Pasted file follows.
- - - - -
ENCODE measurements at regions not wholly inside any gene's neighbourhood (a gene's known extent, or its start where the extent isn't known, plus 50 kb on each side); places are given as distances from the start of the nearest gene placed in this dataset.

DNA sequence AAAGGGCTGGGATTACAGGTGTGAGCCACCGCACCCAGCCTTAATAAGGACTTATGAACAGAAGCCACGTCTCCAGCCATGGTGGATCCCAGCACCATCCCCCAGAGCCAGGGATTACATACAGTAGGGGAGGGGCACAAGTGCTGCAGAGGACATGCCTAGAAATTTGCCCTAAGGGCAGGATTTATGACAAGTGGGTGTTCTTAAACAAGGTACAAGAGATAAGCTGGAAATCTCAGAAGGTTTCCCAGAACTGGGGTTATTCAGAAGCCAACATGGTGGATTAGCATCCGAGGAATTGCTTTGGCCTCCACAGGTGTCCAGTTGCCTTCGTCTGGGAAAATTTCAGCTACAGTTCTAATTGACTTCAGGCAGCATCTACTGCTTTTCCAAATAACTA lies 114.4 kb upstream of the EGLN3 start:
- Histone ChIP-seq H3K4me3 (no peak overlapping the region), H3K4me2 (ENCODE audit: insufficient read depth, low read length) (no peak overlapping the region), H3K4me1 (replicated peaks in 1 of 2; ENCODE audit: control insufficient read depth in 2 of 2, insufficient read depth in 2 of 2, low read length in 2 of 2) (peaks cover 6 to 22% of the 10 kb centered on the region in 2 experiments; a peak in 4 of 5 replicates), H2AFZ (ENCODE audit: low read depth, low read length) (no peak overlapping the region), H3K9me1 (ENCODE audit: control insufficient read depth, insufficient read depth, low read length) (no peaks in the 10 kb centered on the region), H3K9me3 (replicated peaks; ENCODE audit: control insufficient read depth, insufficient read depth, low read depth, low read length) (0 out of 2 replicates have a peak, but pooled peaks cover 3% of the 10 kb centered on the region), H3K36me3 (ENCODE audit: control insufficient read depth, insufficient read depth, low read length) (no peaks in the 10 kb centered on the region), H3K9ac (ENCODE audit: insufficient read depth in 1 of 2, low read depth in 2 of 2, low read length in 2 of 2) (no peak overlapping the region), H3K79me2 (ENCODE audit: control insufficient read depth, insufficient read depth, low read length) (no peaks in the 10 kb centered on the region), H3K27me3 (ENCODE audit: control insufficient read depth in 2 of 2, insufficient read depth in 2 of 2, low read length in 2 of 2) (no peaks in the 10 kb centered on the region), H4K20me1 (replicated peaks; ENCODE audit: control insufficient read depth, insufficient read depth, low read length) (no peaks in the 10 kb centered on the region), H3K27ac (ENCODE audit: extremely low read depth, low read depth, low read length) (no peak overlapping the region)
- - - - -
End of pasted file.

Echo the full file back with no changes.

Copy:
ENCODE measurements at regions not wholly inside any gene's neighbourhood (a gene's known extent, or its start where the extent isn't known, plus 50 kb on each side); places are given as distances from the start of the nearest gene placed in this dataset.

DNA sequence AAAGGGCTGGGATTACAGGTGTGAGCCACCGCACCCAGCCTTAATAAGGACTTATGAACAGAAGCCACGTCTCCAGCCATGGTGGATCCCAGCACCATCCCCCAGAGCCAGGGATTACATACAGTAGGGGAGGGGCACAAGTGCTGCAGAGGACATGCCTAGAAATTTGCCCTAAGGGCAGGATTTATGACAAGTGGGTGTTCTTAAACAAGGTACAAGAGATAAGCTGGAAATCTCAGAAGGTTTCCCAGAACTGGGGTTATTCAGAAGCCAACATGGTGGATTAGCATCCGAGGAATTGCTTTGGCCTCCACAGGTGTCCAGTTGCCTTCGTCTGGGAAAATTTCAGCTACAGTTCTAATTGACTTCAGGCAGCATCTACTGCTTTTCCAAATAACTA lies 114.4 kb upstream of the EGLN3 start:
- Histone ChIP-seq H3K4me3 (no peak overlapping the region), H3K4me2 (ENCODE audit: insufficient read depth, low read length) (no peak overlapping the region), H3K4me1 (replicated peaks in 1 of 2; ENCODE audit: control insufficient read depth in 2 of 2, insufficient read depth in 2 of 2, low read length in 2 of 2) (peaks cover 6 to 22% of the 10 kb centered on the region in 2 experiments; a peak in 4 of 5 replicates), H2AFZ (ENCODE audit: low read depth, low read length) (no peak overlapping the region), H3K9me1 (ENCODE audit: control insufficient read depth, insufficient read depth, low read length) (no peaks in the 10 kb centered on the region), H3K9me3 (replicated peaks; ENCODE audit: control insufficient read depth, insufficient read depth, low read depth, low read length) (0 out of 2 replicates have a peak, but pooled peaks cover 3% of the 10 kb centered on the region), H3K36me3 (ENCODE audit: control insufficient read depth, insufficient read depth, low read length) (no peaks in the 10 kb centered on the region), H3K9ac (ENCODE audit: insufficient read depth in 1 of 2, low read depth in 2 of 2, low read length in 2 of 2) (no peak overlapping the region), H3K79me2 (ENCODE audit: control insufficient read depth, insufficient read depth, low read length) (no peaks in the 10 kb centered on the region), H3K27me3 (ENCODE audit: control insufficient read depth in 2 of 2, insufficient read depth in 2 of 2, low read length in 2 of 2) (no peaks in the 10 kb centered on the region), H4K20me1 (replicated peaks; ENCODE audit: control insufficient read depth, insufficient read depth, low read length) (no peaks in the 10 kb centered on the region), H3K27ac (ENCODE audit: extremely low read depth, low read depth, low read length) (no peak overlapping the region)